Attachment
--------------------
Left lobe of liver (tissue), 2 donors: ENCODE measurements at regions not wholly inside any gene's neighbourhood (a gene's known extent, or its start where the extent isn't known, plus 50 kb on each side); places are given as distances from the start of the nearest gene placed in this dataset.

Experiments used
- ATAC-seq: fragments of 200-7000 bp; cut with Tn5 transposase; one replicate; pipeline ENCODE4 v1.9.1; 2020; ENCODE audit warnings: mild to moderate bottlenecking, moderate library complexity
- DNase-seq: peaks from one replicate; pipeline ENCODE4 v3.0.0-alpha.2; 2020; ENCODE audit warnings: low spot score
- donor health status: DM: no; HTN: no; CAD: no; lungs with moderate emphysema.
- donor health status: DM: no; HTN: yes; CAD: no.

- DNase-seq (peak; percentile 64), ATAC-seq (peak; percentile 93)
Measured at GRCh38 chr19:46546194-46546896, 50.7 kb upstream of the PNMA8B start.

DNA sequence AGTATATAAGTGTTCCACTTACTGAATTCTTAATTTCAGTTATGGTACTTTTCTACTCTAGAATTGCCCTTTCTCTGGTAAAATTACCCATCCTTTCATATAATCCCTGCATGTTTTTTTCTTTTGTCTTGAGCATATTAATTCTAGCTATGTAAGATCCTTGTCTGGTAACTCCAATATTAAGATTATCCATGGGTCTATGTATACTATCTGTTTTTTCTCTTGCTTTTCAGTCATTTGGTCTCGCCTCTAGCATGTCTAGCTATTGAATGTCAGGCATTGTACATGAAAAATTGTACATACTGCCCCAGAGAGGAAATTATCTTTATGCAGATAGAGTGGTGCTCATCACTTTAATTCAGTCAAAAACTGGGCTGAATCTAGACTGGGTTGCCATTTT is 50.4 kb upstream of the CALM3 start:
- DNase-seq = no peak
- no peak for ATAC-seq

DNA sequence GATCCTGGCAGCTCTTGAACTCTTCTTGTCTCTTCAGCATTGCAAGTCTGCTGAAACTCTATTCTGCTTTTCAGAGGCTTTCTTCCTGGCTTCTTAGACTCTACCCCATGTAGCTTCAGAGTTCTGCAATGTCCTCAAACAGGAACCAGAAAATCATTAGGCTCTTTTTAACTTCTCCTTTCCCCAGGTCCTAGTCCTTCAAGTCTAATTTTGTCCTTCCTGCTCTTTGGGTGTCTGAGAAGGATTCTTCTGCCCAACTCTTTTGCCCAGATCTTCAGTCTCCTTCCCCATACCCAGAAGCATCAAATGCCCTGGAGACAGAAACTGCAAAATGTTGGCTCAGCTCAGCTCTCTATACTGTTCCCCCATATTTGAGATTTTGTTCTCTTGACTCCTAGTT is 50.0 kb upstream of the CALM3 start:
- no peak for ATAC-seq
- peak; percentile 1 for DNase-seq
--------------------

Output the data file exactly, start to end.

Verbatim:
Left lobe of liver (tissue), 2 donors: ENCODE measurements at regions not wholly inside any gene's neighbourhood (a gene's known extent, or its start where the extent isn't known, plus 50 kb on each side); places are given as distances from the start of the nearest gene placed in this dataset.

Experiments used
- ATAC-seq: fragments of 200-7000 bp; cut with Tn5 transposase; one replicate; pipeline ENCODE4 v1.9.1; 2020; ENCODE audit warnings: mild to moderate bottlenecking, moderate library complexity
- DNase-seq: peaks from one replicate; pipeline ENCODE4 v3.0.0-alpha.2; 2020; ENCODE audit warnings: low spot score
- donor health status: DM: no; HTN: no; CAD: no; lungs with moderate emphysema.
- donor health status: DM: no; HTN: yes; CAD: no.

- DNase-seq (peak; percentile 64), ATAC-seq (peak; percentile 93)
Measured at GRCh38 chr19:46546194-46546896, 50.7 kb upstream of the PNMA8B start.

DNA sequence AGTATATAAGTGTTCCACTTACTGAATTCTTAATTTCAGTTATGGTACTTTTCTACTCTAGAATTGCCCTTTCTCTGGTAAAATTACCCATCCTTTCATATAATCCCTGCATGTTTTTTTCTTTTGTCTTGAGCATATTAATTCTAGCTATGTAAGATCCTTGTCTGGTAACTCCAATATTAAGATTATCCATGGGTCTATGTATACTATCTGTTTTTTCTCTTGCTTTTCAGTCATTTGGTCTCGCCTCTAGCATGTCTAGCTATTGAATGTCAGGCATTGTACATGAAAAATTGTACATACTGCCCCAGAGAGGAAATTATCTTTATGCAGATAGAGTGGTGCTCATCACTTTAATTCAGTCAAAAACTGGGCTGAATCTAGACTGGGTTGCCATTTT is 50.4 kb upstream of the CALM3 start:
- DNase-seq = no peak
- no peak for ATAC-seq

DNA sequence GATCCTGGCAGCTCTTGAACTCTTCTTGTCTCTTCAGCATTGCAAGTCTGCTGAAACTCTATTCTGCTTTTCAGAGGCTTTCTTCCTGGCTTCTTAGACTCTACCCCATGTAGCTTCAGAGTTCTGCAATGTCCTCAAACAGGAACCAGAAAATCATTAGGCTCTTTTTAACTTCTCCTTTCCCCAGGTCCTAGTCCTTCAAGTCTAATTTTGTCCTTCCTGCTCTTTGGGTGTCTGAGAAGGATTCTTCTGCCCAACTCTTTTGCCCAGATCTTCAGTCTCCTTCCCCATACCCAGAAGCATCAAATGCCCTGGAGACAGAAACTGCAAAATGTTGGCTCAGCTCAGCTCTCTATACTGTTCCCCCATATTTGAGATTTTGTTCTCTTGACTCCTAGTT is 50.0 kb upstream of the CALM3 start:
- no peak for ATAC-seq
- peak; percentile 1 for DNase-seq